NAIST Division of Biological Science

Laboratories and faculty

Plant Growth Regulation

BS CB BN DS

Prof. Umeda
Professor
UMEDA Masaaki
Assistant Professor
AKI Shiori, TAKAHASHI Naoki
Labs HP
https://bsw3.naist.jp/umeda/

Outline of Research and Education

Plants continuously produce organs throughout their life. This feature renders them distinct from animals, in which organ formation ceases soon after embryogenesis. We aim to understand the mechanisms of DNA polyploidization, stress response and stem cell maintenance that support sustained plant growth under changing environments. Our study will contribute to the development of technologies to increase plant biomass and food production, and to protect global plant resources.

Major Research Topics

Mechanisms for induction of DNA polyploidization

In many plant species, cells start DNA polyploidization, called endoreplication, after the cessation of cell division. Endoreplication promotes enlargement of individual cells and organs; thus, it greatly contributes to plant biomass production. While previous studies demonstrated that inhibition of cell cycle progression induces the onset of endoreplication, we recently found that chromatin decondensation can be another cause that triggers endoreplication. We are focusing on a key epigenetic factor controlling endoreplication and investigating the involvement of chromatin dynamics in the transition from cell division to DNA polyploidization. We are also developing technologies to enhance DNA polyploidization in crops and woody plants, aiming to increase food and biomass production.

Plant growth regulation in response to abiotic stress

Plant growth is usually inhibited under stressful conditions because plants need to use energy for coping with stress, rather than for organ growth. We have recently identified the signaling cascade that triggers G2 cell cycle arrest in response to complex stress, thereby functioning as a module for stress-induced growth arrest. We are studying how this cascade orchestrates expression of G2/M-specific genes and whether it is conserved among plant species. We are also generating multiple stress-tolerant crops, which can grow under changing environments, by modifying the signaling components.

Maintenance of plant stem cells

Any plant has a long life span if the developmental program is optimized, and continues to grow throughout its life. This feature is derived from persistent proliferation of pluripotent stem cells scattered throughout the plant body. We are studying the molecular mechanisms of how stem cells are maintained and replenished under DNA stress. We recently found that plant hormones play a crucial role in stem cell death and regeneration; therefore, the focus is on how hormonal signalings are coordinated to preserve stem cells. Genome maintenance in stem cells is also essential for repetitive organ formation, thus we are investigating how hormones control chromatin structure and genome integrity. Our study will facilitate understanding of mechanisms underlying toti/pluripotency, thereby contributing to the development of technologies for modifying plant architecture and enhancing regeneration in tissue culture.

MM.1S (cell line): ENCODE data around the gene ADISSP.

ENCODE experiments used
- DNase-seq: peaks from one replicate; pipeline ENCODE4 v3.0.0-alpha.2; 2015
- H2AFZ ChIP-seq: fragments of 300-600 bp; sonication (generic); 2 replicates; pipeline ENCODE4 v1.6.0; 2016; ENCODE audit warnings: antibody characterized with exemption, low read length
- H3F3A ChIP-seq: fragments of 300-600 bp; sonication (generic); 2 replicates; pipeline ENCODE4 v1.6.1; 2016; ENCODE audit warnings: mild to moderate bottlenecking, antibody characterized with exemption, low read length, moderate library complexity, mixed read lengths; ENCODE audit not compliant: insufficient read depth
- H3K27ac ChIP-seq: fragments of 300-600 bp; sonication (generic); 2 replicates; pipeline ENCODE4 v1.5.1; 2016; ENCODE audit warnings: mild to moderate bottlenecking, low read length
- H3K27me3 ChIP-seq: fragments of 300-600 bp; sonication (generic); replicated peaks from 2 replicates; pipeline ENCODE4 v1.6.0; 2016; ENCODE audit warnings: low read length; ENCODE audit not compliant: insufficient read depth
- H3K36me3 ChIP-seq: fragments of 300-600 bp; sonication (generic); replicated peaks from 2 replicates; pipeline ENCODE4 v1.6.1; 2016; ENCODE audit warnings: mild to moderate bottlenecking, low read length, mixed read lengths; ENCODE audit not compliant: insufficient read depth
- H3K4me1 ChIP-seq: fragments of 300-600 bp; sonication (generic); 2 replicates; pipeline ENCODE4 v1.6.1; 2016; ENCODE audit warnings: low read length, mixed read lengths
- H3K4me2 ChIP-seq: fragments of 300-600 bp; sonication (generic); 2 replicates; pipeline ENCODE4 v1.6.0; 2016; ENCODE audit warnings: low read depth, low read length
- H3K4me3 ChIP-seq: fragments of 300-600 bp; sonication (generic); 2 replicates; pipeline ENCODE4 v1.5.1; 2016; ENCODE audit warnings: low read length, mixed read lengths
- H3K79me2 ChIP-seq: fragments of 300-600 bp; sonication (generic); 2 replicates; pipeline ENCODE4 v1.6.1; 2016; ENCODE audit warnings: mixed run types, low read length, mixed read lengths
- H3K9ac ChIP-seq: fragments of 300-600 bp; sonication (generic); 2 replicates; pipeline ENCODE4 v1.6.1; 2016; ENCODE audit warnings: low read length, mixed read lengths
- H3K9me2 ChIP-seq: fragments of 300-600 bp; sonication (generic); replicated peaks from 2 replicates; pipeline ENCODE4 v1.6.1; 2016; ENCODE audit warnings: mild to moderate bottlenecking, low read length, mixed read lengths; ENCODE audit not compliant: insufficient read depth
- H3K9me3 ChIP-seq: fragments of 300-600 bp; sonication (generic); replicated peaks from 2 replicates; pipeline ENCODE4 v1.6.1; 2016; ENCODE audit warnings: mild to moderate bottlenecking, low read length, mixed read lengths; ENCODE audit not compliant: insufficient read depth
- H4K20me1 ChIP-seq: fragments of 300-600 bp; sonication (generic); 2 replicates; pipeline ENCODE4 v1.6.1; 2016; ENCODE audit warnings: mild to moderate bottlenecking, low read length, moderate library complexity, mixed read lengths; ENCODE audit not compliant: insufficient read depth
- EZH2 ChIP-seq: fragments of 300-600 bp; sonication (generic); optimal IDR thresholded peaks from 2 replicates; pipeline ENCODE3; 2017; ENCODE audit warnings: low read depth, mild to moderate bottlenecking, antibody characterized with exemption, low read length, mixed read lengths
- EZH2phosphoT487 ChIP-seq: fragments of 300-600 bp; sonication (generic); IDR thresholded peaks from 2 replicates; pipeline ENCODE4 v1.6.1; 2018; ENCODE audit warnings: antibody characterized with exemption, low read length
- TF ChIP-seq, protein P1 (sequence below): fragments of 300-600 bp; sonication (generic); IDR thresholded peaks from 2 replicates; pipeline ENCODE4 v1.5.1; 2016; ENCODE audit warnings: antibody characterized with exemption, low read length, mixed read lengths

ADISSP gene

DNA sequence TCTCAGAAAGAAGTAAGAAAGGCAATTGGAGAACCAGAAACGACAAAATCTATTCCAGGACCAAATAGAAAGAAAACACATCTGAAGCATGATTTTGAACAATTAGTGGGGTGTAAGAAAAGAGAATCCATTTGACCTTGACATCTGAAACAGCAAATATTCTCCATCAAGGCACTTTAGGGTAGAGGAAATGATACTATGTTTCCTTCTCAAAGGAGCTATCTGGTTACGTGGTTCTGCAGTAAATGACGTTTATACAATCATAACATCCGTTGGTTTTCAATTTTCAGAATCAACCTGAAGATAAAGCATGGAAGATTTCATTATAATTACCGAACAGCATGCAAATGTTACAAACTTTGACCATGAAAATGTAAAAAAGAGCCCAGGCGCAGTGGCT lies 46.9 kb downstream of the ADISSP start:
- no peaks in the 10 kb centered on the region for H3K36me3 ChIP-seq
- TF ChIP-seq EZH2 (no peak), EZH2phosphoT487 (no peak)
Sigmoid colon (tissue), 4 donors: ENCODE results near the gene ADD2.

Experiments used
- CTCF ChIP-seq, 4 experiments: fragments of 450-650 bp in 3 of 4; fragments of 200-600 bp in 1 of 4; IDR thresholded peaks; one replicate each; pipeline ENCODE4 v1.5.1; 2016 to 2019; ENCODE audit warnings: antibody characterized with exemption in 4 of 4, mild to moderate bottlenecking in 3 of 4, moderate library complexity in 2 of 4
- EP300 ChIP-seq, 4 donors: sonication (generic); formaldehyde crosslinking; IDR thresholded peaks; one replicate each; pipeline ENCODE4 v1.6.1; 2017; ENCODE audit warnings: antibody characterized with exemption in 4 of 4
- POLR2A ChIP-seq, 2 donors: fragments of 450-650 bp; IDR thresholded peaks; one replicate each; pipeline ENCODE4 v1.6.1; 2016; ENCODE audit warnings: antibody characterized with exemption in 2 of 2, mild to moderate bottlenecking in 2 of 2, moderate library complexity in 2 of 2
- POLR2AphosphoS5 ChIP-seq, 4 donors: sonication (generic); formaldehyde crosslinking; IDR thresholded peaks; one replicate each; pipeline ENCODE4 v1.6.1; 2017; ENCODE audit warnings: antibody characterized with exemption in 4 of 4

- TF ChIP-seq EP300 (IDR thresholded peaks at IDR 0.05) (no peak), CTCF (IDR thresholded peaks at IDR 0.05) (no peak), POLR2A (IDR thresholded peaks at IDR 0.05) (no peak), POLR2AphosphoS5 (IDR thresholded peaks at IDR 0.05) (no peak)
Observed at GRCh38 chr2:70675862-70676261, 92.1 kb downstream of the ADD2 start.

Fig. 1
Fig. 1 Increasing plant biomass by enhancing DNA polyploidization.
Change in chromatin structure and cell cycle retardation induce DNA polyploidization.
Fig. 2
Fig. 2  A signaling module inducing cell cycle arrest in response to abiotic stresses.
Transcription factors MYB3R3/5 cause G2 arrest in response to DNA damage and heat stress. Suppression of this module will enable us to generate super stress tolerant plants.
Fig. 3
Fig. 3 Stem cell maintenance in the root tip.
Stem cell death, which occurs in response to DNA damage, is accompanied with the division of a neighboring QC cell, thereby replenishing stem cells.

References

  1. Umeda M. et al., Curr. Opin. Plant Biol., 51, 1-6, 2019
  2. Takahashi N. et al., eLife, 8, e43944, 2019
  3. Takatsuka H. et al., Plant Physiol., 178, 1130-1141, 2018
  4. Ogita N. et al., Plant J., 94, 439-453, 2018
  5. Chen P. et al., Nature Commun., 8, 635, 2017
  6. Ueda M. et al., Genes Dev., 31, 617-627, 2017
  7. Weimer A.K. et al., EMBO J., 35, 2068-2086, 2016
  8. Kobayashi K. et al., EMBO J., 34, 1992-2007, 2015
  9. Takatsuka H. et al., Plant J., 82, 1004-1017, 2015
  10. Yin K. et al., Plant J., 80, 541-552, 2014
  11. Takahashi N. et al., Curr. Biol., 23, 1812-1817, 2013
  12. Yoshiyama K.O. et al., EMBO Rep., 14, 817-822, 2013
  13. Nobusawa T. et al., PLOS Biol., 11, e1001531, 2013
  14. Adachi S. et al., Proc. Natl. Acad. Sci. USA, 108, 10004-10009, 2011
  15. Kono A. et al., Plant Cell, 19, 1265-1277, 2007
  16. Yamaguchi M. et al., Proc. Natl. Acad. Sci. USA, 100, 8019-8023, 2003